Commissioner lays down the law
Language Commissioner, Seán Ó Cuirreáin, launched his annual report in Galway yesterday. The content of that document is the subject of Seán Tadhg Ó Gairbhí’s report in today’s Tuarascáil in The Irish Times. The commissioner highlights the failings of the State in providing Irish-language services to those who want to use them – including gardaí who cannot speak Irish though based in the Donegal Gaeltacht; the failure of Government departments to implement language schemes and the civil service’s failure to award bonus marks to candidates with competence in Irish and English in internal recruitment competitions.
Ó Cuirreáin also says that Irish in the Gaeltacht is at its most “fragile” ever and that the State cannot expect that Irish will continue as a community language if it forces English on those same communities in its official dealings with them.
Ó Gairbhí puts all this in the context of the Government’s 20-year strategy for Irish and asks how can Irish speakers use Irish if the people they want and, indeed, need to use Irish with, can’t speak the language?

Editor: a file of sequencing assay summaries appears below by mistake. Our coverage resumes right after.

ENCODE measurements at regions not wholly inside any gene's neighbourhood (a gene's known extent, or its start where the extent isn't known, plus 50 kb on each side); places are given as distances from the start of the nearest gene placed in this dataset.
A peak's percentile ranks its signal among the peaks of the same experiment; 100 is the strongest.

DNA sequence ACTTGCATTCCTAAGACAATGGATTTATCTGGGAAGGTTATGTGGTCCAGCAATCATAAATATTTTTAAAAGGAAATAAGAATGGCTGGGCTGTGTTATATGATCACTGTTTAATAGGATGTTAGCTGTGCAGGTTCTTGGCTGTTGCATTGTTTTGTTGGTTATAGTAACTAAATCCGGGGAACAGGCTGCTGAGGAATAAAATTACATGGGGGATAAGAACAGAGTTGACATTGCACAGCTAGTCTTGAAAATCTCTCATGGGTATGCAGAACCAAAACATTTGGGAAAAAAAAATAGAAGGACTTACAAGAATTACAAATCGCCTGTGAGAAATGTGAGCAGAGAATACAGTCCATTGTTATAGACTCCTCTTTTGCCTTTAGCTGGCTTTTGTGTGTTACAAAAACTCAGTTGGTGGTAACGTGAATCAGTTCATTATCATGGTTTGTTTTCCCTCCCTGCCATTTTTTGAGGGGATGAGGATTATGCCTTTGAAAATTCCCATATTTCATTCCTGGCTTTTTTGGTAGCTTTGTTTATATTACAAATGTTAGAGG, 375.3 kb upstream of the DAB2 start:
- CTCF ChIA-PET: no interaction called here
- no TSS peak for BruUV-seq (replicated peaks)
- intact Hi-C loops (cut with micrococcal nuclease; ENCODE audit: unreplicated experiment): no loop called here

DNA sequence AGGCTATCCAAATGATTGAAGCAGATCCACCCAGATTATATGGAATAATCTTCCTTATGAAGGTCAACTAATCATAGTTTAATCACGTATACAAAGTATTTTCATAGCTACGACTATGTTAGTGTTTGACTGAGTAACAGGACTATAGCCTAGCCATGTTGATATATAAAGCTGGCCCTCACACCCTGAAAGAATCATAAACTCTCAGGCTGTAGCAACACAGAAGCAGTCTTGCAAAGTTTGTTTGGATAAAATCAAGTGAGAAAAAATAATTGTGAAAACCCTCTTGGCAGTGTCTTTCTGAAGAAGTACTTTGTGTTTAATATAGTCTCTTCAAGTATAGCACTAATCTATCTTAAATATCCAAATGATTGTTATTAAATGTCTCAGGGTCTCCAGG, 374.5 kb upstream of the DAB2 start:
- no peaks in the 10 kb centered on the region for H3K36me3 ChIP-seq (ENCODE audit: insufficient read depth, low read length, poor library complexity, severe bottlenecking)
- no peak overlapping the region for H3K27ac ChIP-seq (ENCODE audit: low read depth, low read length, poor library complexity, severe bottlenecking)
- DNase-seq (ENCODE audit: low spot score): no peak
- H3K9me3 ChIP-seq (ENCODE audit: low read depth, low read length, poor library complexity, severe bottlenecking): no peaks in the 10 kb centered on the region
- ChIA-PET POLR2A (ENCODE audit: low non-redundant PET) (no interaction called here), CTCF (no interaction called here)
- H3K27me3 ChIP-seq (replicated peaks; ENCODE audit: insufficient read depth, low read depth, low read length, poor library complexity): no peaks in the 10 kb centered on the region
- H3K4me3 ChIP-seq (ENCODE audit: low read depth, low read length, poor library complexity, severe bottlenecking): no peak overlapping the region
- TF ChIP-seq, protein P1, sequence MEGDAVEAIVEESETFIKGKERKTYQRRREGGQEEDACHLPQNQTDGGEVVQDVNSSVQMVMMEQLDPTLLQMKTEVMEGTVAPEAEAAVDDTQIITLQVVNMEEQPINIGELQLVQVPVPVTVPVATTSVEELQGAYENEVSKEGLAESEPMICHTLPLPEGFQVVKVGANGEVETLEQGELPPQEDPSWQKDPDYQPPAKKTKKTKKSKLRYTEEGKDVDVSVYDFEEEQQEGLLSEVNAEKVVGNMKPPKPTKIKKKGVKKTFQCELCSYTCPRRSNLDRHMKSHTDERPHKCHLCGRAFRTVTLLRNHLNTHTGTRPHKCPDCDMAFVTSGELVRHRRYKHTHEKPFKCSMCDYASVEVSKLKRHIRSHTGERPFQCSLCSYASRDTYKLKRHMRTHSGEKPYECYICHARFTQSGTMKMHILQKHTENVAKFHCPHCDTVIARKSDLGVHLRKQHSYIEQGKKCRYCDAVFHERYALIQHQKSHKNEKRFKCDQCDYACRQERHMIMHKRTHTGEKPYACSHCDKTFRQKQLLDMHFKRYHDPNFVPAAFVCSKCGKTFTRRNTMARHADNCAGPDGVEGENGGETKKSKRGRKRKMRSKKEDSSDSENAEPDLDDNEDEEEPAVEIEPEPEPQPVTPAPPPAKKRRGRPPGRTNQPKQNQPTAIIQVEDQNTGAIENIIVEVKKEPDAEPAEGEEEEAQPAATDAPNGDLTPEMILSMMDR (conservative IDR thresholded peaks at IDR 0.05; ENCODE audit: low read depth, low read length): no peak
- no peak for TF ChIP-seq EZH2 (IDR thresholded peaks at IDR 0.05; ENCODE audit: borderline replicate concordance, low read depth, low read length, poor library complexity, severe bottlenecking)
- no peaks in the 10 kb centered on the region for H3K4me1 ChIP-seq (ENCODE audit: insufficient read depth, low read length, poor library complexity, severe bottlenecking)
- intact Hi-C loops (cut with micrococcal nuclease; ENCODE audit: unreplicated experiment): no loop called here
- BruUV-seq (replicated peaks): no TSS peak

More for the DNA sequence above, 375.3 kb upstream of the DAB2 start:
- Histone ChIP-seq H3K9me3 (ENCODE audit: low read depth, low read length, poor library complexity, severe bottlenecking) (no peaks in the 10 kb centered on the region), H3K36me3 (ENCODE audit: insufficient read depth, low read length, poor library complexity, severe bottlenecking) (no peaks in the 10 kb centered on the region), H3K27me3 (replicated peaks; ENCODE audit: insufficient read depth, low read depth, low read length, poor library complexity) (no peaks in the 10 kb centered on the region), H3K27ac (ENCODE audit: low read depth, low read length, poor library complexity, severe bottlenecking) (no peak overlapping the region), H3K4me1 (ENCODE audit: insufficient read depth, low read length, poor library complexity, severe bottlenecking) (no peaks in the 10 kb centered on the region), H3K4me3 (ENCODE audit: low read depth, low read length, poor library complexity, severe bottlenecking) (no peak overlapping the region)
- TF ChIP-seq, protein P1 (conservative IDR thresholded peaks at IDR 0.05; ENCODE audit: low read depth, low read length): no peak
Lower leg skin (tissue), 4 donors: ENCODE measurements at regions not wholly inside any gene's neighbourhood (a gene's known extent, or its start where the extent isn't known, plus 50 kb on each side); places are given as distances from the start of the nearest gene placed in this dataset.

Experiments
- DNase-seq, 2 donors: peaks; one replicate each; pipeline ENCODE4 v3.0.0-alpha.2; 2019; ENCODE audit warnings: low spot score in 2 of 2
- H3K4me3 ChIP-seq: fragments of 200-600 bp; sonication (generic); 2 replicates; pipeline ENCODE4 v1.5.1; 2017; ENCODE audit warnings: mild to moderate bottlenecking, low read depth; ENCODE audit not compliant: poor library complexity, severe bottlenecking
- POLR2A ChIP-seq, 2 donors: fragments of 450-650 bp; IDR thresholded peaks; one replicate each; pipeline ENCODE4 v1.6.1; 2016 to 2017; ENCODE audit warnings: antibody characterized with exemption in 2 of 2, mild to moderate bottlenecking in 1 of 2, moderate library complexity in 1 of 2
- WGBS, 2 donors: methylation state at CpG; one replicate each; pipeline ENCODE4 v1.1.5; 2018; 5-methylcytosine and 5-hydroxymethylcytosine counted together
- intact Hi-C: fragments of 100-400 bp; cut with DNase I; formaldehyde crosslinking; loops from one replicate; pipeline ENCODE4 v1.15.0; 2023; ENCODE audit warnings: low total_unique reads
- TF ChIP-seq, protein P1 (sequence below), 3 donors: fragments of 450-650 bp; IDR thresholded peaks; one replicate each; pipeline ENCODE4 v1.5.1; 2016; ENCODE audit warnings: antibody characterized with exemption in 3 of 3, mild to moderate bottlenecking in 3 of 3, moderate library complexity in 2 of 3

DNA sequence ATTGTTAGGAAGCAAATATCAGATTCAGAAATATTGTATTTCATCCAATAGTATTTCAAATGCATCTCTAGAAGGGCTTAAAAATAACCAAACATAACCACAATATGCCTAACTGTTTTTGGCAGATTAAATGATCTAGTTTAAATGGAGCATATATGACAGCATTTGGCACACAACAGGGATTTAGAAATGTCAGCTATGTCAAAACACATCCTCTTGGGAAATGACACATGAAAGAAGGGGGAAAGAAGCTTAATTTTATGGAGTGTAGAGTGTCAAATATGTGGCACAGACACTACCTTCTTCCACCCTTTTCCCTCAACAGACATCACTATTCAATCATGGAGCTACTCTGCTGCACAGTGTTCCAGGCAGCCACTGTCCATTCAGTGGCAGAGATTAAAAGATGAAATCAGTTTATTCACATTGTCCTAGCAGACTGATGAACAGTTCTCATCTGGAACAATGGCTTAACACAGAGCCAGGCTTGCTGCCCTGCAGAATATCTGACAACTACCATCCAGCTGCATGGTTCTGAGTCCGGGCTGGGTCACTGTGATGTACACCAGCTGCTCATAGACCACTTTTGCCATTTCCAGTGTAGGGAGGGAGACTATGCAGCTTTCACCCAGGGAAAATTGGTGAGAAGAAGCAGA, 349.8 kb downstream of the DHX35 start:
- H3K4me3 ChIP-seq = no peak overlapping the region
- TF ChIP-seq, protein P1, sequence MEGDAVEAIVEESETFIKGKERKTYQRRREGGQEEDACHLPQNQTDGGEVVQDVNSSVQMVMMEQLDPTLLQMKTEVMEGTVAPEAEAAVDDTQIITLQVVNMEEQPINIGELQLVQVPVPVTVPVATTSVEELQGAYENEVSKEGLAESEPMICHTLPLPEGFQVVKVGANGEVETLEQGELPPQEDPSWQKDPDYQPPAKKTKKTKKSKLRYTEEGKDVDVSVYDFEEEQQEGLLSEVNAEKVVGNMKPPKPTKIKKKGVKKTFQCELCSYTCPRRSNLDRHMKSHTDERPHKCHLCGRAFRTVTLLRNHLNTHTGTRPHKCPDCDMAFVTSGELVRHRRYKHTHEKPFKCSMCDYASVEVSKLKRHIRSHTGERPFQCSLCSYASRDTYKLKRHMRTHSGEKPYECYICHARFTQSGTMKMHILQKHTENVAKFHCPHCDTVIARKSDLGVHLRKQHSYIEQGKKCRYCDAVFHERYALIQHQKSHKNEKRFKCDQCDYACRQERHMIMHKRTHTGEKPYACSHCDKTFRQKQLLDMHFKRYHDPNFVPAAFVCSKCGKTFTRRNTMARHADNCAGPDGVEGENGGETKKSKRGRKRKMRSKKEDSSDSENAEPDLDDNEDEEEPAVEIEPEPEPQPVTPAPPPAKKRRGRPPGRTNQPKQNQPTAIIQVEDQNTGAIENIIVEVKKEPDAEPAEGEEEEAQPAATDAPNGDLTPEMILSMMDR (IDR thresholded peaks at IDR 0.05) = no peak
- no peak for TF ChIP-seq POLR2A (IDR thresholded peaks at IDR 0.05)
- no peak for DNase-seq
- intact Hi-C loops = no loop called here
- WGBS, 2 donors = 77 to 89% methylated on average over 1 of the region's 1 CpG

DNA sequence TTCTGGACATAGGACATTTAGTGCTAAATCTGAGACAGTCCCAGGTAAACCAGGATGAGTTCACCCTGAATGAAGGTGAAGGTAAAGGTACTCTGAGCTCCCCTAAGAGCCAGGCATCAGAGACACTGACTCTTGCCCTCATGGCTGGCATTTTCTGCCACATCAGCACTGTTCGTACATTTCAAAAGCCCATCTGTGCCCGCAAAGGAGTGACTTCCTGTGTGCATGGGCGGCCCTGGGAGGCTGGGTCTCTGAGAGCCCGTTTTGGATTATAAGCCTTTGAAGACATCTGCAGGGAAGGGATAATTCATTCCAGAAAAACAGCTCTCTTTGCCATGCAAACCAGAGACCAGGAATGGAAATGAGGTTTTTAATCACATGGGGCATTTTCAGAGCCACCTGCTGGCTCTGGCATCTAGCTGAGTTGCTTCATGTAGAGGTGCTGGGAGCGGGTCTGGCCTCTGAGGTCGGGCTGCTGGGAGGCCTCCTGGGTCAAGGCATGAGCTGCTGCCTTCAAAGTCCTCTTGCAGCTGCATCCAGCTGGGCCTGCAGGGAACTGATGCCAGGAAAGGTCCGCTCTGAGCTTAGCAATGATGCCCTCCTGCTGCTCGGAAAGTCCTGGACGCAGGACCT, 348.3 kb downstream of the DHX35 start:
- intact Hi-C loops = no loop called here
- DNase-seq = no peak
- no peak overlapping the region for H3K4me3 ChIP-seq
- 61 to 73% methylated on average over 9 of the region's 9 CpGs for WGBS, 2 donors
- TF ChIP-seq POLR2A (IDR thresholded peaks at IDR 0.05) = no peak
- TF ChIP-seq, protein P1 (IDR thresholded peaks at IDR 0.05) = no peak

He also notes tomorrow’s launch of two programmes by the Minister of State for the Gaeltacht, Dinny McGinley, who will announce the new Family Support Programme for Irish-speaking families and a planning programme involving six linguistic areas as part of the 20 year strategy.
Irish-language groups are not happy with Ó Cuirreáin’s report. President of Conradh na Gaeilge, Donnchadh Ó hAodha, says “the state sector lacks the capability to adequately meet the needs and address the rights of Irish speakers; indeed it would seem that Irish speakers are rapidly losing confidence in the state sector’s commitment to the language at all”.
While acting director of Comhdháil Náisiúnta na Gaeilge, Kevin de Barra, says the report shows “massive shortfalls in the implementation of the Official Languages Act” and criticises the “reluctance” of public bodies to “fully implement schemes”. This reluctance must be addressed as “a matter of urgency”.